It is now obvious that Beijing would not be content with only expressing its ire over Nancy Pelosi’s travel to Taiwan through words or even by imposing targeted restrictions on Taiwanese businesses.
This might develop into a major issue with the declaration of six sizable exclusion zones around Taiwan beginning on Thursday and extending for four days.
In 1996, the last time there was a “Taiwan Straits Crisis,” Beijing took the same action. The exclusion zones, however, were all located outside Taiwan’s territorial waters at that point.
Three of the six zones this time around cross Taiwan’s 12-mile boundary. That is unheard of.
The action, according to Taiwan’s defense ministry, amounts to an air and sea blockade of the island and violates UN agreements.
It would be an invasion of Taiwan territory if China sent ships or planes into such regions. Due to this, Taiwan might feel obligated to protect its own territorial waters, raising the stakes significantly.
The USS Ronald Reagan carrier battle group is already steaming close by in the Philippine Sea as the US Navy keeps a careful eye on all that is happening.
To signal that the US was prepared to intervene if China attacked the island, then-US President Bill Clinton in 1996 ordered the movement of two carrier battle groups close to Taiwan.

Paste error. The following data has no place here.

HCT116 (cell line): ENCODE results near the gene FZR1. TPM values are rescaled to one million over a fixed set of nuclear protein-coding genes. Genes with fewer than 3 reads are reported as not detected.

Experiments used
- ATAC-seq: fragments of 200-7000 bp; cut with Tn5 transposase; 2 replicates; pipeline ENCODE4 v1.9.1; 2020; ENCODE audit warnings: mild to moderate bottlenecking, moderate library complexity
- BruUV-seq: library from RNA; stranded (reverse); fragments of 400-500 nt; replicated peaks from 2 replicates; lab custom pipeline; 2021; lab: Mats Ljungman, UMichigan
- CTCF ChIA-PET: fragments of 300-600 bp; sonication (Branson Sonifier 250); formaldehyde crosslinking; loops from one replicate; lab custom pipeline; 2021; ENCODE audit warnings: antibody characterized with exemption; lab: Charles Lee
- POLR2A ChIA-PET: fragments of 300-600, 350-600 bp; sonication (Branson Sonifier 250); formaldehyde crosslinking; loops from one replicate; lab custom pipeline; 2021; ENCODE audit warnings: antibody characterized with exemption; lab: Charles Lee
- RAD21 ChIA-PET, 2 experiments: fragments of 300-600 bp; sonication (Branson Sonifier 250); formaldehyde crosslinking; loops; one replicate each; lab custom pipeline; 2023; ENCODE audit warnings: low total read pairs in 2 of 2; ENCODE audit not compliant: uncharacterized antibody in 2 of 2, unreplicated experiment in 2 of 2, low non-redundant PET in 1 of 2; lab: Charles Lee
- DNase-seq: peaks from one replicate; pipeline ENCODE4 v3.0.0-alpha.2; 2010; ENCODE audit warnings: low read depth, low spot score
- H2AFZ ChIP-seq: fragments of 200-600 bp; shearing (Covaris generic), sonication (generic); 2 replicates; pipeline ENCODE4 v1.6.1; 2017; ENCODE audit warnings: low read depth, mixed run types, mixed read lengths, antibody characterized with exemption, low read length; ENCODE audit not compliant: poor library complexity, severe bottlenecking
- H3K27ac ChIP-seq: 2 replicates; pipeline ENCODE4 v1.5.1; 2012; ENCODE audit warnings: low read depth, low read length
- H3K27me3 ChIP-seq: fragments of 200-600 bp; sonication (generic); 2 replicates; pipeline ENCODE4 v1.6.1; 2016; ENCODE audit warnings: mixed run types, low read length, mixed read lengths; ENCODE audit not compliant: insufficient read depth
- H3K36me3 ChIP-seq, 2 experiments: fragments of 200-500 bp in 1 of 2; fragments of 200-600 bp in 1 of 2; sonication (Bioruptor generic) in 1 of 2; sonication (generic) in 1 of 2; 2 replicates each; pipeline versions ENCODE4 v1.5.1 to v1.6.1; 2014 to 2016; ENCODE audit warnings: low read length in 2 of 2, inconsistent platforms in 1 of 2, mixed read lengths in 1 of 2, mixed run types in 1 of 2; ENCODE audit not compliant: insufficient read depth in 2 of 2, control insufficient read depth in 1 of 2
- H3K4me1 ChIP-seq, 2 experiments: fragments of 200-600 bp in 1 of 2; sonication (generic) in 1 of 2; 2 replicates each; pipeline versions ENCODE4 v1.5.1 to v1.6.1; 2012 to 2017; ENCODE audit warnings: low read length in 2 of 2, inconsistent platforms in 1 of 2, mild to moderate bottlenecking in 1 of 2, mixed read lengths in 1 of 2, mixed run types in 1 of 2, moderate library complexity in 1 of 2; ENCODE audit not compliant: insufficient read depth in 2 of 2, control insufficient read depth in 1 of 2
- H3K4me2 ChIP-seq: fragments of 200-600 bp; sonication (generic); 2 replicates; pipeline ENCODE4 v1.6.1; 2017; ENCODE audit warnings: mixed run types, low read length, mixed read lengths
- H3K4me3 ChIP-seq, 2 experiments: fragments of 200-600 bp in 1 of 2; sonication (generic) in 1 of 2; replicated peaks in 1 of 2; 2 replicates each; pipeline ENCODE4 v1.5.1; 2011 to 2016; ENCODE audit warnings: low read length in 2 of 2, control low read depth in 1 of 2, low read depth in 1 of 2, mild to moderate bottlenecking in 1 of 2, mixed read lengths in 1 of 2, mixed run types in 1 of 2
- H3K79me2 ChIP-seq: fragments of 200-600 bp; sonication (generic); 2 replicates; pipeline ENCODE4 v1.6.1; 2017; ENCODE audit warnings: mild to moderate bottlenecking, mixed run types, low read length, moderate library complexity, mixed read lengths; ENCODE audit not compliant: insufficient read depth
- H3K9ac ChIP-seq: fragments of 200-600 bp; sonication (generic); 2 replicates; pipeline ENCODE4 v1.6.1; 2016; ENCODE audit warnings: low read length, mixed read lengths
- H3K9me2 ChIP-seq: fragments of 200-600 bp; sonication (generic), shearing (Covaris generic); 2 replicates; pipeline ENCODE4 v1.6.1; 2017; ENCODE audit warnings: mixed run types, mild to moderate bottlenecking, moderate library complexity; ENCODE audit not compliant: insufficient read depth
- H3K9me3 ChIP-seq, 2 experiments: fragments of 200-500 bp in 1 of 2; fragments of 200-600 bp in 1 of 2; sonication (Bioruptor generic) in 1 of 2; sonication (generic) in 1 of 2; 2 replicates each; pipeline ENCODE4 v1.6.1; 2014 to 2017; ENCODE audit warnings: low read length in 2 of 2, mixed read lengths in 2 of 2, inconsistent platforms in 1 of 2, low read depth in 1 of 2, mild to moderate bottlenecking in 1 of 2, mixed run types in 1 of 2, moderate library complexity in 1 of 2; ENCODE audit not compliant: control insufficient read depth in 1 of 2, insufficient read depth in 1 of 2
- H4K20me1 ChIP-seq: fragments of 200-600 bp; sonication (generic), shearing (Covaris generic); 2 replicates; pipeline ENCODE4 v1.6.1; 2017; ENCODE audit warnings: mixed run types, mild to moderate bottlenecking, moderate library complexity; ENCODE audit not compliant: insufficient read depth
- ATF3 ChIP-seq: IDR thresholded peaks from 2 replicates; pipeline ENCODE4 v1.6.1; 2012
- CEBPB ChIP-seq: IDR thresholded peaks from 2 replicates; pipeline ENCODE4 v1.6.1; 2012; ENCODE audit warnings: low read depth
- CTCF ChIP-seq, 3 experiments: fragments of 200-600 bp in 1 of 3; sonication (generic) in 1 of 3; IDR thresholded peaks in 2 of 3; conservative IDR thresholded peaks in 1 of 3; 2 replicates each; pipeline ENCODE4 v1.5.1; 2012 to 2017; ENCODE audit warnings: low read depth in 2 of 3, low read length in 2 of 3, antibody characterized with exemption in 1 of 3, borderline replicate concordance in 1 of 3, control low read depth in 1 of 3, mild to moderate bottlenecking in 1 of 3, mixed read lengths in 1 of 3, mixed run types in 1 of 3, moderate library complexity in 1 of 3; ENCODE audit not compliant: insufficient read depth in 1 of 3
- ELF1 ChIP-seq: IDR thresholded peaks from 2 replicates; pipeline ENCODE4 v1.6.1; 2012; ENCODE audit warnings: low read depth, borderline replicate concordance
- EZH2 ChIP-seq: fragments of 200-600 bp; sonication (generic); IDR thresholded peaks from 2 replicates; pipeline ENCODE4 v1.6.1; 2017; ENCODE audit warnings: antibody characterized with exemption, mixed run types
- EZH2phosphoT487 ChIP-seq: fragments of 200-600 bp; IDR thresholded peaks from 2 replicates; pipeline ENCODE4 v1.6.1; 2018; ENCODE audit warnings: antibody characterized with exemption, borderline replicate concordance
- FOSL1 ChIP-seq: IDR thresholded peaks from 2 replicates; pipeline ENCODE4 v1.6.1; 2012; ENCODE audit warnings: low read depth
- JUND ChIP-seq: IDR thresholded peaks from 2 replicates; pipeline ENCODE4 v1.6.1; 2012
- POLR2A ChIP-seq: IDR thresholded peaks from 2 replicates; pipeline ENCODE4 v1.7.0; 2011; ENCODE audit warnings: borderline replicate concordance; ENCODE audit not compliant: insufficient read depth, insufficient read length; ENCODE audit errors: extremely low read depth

But the military balance today is very different from 1996. China has its own carrier battle groups, both of which are reported to be heading towards the Taiwan Strait.
How has China responded so far?
Beijing has made no secret of its fury at US Speaker Pelosi’s visit to Taiwan. China claims Taiwan as part of its territory and its foreign minister says the visit violates China’s sovereignty.
Here is what China has done since it became apparent she was heading to the island:
- Just 16 minutes after Pelosi touched down on Tuesday night, China announced it would hold days-long military drills – which would include firing “long-range ammunition” – in the waters around Taiwan
- Beijing said those drills would begin on Thursday and has demanded foreign ships and aircraft not enter the zone during that period. The seas around Taiwan are busy shipping routes. Taiwan says China’s actions amount to a blockade in breach of international law
- China has also retaliated with economic blows – blocking the trade of several key products between Taiwan and the mainland, and banning more than 100 Taiwanese food businesses
- It also blacklisted two Taiwan organisations it said were linked to the independence movement
- Beijing has also called in the US Ambassador to China
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